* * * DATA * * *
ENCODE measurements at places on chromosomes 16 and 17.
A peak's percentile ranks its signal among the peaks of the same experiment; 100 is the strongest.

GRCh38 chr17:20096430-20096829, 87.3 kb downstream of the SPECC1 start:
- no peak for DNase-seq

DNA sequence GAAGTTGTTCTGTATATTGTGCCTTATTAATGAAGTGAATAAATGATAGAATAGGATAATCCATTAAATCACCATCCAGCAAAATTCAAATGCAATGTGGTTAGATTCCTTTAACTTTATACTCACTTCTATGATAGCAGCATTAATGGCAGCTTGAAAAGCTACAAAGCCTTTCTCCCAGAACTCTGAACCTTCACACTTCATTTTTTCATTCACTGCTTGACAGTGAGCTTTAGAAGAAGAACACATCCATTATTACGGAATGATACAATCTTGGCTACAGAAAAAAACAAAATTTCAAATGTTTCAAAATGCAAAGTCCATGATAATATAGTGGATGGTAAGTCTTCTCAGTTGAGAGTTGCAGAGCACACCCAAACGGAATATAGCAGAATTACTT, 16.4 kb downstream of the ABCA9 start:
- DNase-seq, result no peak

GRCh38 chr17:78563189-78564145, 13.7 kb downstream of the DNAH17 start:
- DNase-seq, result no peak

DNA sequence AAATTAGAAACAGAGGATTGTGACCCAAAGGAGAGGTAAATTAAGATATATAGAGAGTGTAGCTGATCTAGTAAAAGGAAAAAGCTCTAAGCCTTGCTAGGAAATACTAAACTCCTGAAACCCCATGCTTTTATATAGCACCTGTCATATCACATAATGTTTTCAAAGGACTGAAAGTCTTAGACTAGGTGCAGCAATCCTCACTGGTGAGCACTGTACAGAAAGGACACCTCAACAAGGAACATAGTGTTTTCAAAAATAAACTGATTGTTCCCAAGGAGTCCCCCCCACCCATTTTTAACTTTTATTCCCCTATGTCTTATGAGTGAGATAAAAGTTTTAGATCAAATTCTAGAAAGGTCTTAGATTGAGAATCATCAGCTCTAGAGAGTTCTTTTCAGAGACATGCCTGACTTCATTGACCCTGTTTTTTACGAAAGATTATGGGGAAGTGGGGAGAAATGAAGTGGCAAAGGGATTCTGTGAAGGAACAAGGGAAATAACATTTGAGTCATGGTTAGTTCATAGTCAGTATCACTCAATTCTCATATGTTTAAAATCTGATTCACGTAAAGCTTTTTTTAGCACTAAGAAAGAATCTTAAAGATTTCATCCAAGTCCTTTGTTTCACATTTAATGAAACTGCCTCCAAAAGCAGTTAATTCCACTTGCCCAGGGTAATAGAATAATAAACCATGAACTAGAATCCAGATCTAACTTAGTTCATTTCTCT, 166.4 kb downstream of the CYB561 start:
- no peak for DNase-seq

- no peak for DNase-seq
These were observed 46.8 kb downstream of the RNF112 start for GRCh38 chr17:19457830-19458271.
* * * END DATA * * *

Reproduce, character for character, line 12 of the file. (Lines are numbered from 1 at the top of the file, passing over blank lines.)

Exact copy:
These were observed 46.8 kb downstream of the RNF112 start for GRCh38 chr17:19457830-19458271.